Tuesday, April 19, 2011

Core Concepts: Evolution

The AAAS document, Vision and Change in Undergraduate Biology Education, defines five core concepts for biological literacy. Evolution is at the top of the list, right where it belongs.

The diversity of life evolved over time by processes of mutation, selection, and genetic change. Darwin’s theory of evolution by natural selection was transformational in scientists’ understanding of the patterns, processes, and relationships that characterize the diversity of life. Because the theory is the fundamental organizing principle over the entire range of biological phenomena, it is difficult to imagine teaching biology of any kind without introducing Darwin’s profound ideas. Inheritance, change, and adaptation are recurring themes supported by evidence drawn from molecular genetics, developmental biology, biochemistry, zoology, agronomy, botany, systematics, ecology, and paleontology. A strong preparation in the theory of evolution remains essential to understanding biological systems at all levels.

Themes of adaptation and genetic variation provide rich opportunities for students to work with relevant data and practice quantitative analysis and dynamic modeling. Principles of evolution help promote an understanding of natural selection and genetic drift and their contribution to the diversity and history of life on Earth. These principles enable students to understand such processes as a microbial population’s ability to develop drug resistance and the relevance of artificial selection in generating the diversity of domesticated animals and food plants.
I would have written a different description—one that placed emphasis on Darwin's contribution but did not imply that his views represent modern evolutionary theory. I would also have mentioned genetics, especially population genetics, as the key to understanding modern evolution.

Nevertheless, one can't argue that evolution is the number one core concept in the biological sciences. Are we teaching it correctly in undergraduate courses. No, we are not. Are we teaching it enough in our undergraduate courses? No, again.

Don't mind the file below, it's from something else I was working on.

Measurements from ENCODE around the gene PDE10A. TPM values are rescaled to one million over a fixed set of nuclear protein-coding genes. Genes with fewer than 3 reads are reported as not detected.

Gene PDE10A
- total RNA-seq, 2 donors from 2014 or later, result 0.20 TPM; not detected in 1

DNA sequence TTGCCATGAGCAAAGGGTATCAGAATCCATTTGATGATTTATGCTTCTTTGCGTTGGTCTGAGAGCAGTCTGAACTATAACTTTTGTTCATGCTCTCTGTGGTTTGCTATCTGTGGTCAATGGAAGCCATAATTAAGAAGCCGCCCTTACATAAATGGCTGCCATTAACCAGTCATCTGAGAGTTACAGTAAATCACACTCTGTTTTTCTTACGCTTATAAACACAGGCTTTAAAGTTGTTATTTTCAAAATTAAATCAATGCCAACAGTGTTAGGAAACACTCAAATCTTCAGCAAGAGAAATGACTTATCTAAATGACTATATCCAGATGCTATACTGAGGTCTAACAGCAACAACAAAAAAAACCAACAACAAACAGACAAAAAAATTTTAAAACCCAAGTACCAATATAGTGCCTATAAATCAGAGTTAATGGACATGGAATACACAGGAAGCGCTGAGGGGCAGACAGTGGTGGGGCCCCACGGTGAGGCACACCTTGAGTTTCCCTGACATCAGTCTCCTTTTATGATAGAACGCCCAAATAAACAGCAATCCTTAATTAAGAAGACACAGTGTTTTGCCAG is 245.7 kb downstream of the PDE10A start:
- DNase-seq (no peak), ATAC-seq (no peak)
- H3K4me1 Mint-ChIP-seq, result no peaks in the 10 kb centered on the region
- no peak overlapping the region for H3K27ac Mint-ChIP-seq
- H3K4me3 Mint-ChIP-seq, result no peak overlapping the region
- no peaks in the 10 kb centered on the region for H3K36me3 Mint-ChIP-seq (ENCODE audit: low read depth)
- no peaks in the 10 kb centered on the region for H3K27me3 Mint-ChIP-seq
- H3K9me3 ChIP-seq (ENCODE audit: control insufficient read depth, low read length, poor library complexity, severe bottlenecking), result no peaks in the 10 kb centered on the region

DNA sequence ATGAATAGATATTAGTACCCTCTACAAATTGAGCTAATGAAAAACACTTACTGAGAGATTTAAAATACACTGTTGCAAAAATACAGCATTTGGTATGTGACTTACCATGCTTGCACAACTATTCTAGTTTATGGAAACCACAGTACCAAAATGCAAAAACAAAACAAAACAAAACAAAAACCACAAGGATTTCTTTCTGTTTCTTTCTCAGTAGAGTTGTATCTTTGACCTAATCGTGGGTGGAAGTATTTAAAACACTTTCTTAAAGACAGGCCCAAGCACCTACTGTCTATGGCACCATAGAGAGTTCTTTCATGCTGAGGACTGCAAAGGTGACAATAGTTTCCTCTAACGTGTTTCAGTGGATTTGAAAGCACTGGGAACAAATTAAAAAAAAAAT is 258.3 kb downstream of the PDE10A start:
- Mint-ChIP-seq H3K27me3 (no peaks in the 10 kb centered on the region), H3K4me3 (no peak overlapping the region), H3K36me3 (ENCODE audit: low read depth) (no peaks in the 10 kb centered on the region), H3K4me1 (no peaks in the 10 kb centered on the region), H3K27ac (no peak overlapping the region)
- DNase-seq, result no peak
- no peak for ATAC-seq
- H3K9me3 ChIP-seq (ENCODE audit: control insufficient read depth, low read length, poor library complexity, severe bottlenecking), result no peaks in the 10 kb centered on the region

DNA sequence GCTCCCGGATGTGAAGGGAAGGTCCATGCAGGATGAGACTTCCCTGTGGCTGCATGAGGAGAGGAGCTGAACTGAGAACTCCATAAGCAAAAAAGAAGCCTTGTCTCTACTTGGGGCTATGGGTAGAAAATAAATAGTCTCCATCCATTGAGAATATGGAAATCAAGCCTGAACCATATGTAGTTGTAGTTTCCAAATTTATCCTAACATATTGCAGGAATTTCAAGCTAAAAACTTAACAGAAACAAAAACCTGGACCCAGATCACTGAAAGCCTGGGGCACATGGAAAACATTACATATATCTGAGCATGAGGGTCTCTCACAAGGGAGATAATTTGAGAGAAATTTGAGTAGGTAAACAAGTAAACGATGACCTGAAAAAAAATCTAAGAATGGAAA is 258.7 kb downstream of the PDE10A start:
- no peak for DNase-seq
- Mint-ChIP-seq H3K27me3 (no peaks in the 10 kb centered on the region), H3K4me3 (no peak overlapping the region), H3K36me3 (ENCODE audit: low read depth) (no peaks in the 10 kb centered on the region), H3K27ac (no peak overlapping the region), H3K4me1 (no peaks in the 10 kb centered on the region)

I think the main problem was completely ignored by the committee that drew up this document. The problem is that most professors don't understand evolution well enough to integrate this core concept into their courses. It's not enough for everyone to agree that evolution is a core concept. You also have to understand the core concept in order to teach it properly.

I see evidence in the description above suggesting that even the committee members were fuzzy on the core concept. What, for example, is "the theory of evolution"?


  1. Bruce couldn't be more correct with his idea of less is more for introductory courses. It should even apply to more advanced courses at the University of Toronto. I took a virology course last winter. It was pure memorization, what proteins are encoded by what viruses and they do to this or that...etc...etc...I've never regretted taking a course more, and I don't remember hardly any of it. In Contrast, I also took Biology of sleep. There were 3 lectures, the rest was reading papers, presenting papers, and formal debates about them. Not only did it present a more enjoyable learning environment, I remember alot of the controversies and still have fun at the pub educating friends/family that we still don't know why we sleep, and questioning their notion of what sleep is for (why did sleep evolve? what is sleeps purpose?).

    Moving more toward debates and presentations is the way forward, in my opinion

  2. I don't think sleep "evolved". Sleep was the ordinary "consciousness" once, as it maybe still is today for some primitive organisms.

    Awakeness and intelligence evolved. And this is quite far from consciousness itself. Consciousness can only diminish when we chose away possibilities. Consciousness is biggest in the vacuum field (unbroken)?

    A good blog :) I have laid it to my blog list. Thx.

  3. are you suggesting that primitive animals sleep or is it just the absence of wakefulness?

    How can you tell that a fruit fly is sleeping? There are plenty of times where I just sit somewhere not moving and I'm wide awake.

    If sleep was ordinary ''consciousness'' once, would it not have had to have evolved into sleep? Certainly sleep is different from consciousness today. So why is has it become different? What evolutionary advantage is there to spending 1/3rd of your life defenseless in a ball?